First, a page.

Second Home Mortgage Risks and Rewards

Second Home Mortgage Risks and Rewards

Are mortgages as American as apple pie? It seems so. According to MarketWatch, financial institutions in the U.S. hold around $10 trillion of mortgage debt on family residences. Given this number, perhaps it’s not surprising to learn many of us have not one, but two home loans. Below, we list some second home mortgage pros and cons.

Understanding How Second Home Mortgages Work

A second home mortgage is a loan that’s usually taken out in order to:

  • consolidate debts
  • finance home improvement
  • covers part of the down payment to avoid paying private mortgage insurance (PMI)

Second mortgages often carry higher interest rates than the first one did. That’s because if you default on it, the first mortgage holder gets paid first when your property’s eventually sold. Your home’s equity or the difference between the property’s value and how much you still owe on it determines your second mortgage amount.

Let’s take a closer look at some second home mortgage risks and rewards.

Possible Second Home Mortgage Risks

  1. Foreclosure. Using secured debt to pay off unsecured loans or regular living expenses can backfire. When you take out a second mortgage, you’ve offered up your house as collateral to the lender. That means if you stop making payments, they can foreclose and repossess it. Because you need a place to live, it is not wise to take out a second mortgage to pay for regular living expenses. It’s just too risky.

Consider this: After the 2008 Financial Crisis, nearly 40% of homeowners taking out second mortgages were underwater on their loans. This was twice the rate of those who didn’t take out secondary home loans.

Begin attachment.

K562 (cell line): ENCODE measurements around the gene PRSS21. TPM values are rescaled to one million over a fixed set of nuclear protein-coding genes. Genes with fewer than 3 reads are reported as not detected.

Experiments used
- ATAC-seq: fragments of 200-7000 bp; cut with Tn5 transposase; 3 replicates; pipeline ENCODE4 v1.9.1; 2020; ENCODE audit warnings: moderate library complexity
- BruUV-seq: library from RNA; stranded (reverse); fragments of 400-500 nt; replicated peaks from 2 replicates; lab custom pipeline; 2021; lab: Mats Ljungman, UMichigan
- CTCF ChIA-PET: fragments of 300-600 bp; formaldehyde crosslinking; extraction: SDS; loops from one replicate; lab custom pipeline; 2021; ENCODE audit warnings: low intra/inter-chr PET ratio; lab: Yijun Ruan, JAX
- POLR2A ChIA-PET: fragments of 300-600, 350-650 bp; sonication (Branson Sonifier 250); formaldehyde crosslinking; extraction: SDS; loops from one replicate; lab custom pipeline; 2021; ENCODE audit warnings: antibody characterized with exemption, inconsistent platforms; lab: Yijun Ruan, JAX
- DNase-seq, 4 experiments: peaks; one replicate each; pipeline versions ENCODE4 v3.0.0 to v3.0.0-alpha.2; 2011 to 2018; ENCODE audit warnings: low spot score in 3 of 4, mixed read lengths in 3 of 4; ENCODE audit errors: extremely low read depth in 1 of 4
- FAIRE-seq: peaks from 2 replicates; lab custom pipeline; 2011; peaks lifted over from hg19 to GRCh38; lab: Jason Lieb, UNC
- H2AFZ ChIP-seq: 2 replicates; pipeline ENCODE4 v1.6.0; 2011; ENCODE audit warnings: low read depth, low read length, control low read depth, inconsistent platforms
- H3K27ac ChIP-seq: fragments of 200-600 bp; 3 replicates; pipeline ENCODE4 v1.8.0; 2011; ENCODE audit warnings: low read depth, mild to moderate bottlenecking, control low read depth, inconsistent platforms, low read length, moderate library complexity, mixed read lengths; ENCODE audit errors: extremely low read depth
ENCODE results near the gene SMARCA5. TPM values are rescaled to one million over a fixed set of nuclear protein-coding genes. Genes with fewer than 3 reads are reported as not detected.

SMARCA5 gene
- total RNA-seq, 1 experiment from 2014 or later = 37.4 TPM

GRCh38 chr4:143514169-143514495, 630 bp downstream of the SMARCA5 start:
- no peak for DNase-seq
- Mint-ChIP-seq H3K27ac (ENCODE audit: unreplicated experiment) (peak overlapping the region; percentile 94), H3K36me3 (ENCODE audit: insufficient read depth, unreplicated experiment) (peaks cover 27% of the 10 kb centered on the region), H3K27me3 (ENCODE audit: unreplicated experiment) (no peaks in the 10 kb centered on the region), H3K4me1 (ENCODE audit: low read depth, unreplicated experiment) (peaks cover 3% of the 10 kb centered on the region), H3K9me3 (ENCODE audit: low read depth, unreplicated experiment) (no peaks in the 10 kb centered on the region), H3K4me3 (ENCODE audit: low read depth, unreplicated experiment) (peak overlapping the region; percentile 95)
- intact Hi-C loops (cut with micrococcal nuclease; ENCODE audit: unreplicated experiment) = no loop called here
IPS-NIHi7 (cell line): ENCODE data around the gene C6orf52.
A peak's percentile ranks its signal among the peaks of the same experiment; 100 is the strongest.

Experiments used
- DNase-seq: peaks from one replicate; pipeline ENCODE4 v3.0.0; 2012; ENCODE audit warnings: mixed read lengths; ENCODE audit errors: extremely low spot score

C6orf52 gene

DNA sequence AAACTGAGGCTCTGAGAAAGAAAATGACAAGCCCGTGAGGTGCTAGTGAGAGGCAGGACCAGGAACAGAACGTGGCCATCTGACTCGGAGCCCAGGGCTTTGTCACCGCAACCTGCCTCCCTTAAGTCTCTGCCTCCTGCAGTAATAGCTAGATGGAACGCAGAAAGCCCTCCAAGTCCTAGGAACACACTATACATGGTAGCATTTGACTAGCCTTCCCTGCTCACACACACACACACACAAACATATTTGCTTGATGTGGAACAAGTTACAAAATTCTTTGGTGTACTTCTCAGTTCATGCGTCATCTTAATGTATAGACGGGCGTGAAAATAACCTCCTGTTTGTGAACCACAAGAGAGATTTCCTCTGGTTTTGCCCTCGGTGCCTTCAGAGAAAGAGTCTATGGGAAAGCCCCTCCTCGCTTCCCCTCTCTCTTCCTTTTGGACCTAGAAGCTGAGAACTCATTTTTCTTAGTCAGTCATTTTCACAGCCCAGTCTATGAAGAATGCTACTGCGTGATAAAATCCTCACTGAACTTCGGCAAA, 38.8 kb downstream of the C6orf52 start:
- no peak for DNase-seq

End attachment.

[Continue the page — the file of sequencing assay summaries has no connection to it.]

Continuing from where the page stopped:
2. One word: fees. You must pay cash for several things required to secure that second mortgage loan. Appraisals, closing costs, credit checks, and other fees are typical, and they can easily total up to more than $10,000. Second mortgages (much like your primary loan) are more expensive than you might think — even so-called “no closing cost” versions. If you don’t pay cash up front for those fees, they get rolled into higher monthly mortgage payments after closing.

Many factors affect the interest rate you’ll pay for your second home mortgage, including:

  • Market conditions
  • Your credit history
  • Loan terms
  • Special purchase or lending offers

That’s why it’s important for you to shop around for the best interest rates and offers.

Potential Second Home Mortgage Rewards

  1. Pay lower interest rates than you would with a credit card. Because your second home mortgage uses your house as collateral, you’ll pay a much lower annual interest rate (APR). Credit card companies may charge you 18% or more, but a second mortgage interest rates usually in the single digits.
  2. Enjoy low fixed monthly payments. Because second mortgages are generally 15 years or longer, the monthly payments can low and therefore more manageable.
  3. Pay for home improvements before you resell. Need to make a few home improvements or fixes before putting it back on the market? A second mortgage is ideal for funding such projects. The assumption here is that you’ll be able to repay the loan quickly after you sell.
  4. Avoid PMI payments. If your down payment’s less than 20% of the purchase price, you’ll have to make an additional monthly PMI payment. A second mortgage lets you avoid this PMI premium payment each month.

Not sure about getting a second home mortgage? Another option could work better for you. With enough home equity, you can refinance your primary mortgage to borrow funds in excess of the current loan’s balance.

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